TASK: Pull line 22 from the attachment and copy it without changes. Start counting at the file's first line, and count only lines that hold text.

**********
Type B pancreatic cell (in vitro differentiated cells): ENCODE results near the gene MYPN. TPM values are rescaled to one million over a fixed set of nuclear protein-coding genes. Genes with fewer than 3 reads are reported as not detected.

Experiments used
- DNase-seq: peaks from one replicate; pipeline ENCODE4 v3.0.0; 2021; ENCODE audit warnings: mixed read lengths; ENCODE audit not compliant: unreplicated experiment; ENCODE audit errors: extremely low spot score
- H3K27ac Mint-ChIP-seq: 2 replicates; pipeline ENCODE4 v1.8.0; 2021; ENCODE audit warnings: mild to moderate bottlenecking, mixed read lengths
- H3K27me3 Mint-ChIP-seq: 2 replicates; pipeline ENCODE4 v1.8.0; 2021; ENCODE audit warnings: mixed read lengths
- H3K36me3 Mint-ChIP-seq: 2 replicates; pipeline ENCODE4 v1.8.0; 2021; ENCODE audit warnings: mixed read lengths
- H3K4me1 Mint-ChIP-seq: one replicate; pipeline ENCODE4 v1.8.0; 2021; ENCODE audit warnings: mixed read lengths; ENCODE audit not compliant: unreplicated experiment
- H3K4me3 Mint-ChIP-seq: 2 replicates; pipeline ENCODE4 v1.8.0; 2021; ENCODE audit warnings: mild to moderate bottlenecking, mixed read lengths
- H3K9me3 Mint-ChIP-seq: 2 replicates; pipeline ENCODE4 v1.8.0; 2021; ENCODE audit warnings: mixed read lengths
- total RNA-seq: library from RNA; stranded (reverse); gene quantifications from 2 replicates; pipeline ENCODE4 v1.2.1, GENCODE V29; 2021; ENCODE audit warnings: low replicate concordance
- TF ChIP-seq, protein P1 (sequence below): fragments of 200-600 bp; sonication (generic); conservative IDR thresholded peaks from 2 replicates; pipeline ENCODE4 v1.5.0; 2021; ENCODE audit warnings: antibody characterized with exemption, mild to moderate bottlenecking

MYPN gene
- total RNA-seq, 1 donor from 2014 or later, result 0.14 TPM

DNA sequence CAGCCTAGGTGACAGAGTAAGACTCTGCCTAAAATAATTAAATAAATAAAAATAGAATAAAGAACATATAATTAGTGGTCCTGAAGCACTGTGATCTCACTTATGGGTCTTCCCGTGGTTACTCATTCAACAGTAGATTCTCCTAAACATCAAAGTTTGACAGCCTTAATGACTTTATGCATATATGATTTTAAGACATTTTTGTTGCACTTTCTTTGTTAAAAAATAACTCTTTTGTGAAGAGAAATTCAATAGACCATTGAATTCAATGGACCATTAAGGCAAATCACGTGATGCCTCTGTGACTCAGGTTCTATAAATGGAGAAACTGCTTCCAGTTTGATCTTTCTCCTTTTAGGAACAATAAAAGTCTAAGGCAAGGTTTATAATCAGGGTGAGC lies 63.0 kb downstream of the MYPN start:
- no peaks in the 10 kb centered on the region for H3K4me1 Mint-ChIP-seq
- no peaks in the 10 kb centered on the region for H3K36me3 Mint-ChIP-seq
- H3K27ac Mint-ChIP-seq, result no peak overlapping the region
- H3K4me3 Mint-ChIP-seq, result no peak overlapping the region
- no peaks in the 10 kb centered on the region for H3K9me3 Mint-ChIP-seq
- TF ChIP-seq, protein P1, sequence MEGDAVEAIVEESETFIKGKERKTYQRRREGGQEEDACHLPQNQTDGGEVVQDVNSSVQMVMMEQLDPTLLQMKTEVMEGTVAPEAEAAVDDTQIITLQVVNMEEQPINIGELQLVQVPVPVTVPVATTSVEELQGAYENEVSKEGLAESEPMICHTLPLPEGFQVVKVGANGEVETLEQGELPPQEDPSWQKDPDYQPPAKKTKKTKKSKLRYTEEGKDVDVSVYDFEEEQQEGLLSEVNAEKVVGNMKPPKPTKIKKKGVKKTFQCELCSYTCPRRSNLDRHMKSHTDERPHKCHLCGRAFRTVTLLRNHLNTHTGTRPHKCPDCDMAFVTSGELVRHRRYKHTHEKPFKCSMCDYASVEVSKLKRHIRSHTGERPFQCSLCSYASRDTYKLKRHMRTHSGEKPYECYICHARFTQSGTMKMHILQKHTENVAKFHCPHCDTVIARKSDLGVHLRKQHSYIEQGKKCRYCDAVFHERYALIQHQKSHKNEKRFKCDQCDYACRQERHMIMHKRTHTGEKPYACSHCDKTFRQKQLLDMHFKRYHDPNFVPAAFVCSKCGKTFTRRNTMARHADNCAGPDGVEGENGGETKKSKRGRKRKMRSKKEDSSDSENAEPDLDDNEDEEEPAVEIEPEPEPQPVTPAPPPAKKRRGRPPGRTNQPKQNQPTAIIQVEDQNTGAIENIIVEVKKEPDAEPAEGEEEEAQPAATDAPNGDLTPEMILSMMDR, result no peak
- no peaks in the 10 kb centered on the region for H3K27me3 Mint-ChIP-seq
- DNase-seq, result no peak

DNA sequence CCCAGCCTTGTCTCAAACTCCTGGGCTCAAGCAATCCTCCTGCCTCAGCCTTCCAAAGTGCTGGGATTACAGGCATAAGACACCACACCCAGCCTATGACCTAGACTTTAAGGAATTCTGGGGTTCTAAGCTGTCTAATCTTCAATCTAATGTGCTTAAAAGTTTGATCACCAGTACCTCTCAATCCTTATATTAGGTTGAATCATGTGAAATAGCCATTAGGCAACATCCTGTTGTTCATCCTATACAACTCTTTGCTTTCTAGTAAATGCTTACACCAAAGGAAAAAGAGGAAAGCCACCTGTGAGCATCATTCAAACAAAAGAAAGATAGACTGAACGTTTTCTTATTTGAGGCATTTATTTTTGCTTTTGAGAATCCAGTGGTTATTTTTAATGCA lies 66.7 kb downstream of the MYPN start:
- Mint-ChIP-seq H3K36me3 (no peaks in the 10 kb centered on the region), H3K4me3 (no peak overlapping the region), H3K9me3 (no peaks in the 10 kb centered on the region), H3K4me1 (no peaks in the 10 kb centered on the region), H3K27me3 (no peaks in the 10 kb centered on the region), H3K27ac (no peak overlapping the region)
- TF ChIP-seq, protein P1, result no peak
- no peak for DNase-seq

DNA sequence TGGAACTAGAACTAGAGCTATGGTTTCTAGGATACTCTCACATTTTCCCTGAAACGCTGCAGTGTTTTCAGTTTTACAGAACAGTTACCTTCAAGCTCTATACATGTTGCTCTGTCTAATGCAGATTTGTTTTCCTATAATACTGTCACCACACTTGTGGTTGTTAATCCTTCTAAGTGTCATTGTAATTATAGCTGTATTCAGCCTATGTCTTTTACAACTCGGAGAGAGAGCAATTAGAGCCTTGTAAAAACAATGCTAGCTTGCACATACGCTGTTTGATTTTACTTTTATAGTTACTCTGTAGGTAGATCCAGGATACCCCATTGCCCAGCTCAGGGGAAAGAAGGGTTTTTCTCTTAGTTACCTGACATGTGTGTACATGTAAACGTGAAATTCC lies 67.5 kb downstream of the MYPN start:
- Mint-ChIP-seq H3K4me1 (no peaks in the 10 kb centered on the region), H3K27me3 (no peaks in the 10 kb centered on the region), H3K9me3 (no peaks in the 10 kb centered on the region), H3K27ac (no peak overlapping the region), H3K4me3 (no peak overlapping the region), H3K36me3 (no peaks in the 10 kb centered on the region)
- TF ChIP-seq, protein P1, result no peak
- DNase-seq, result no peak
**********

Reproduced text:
- DNase-seq, result no peak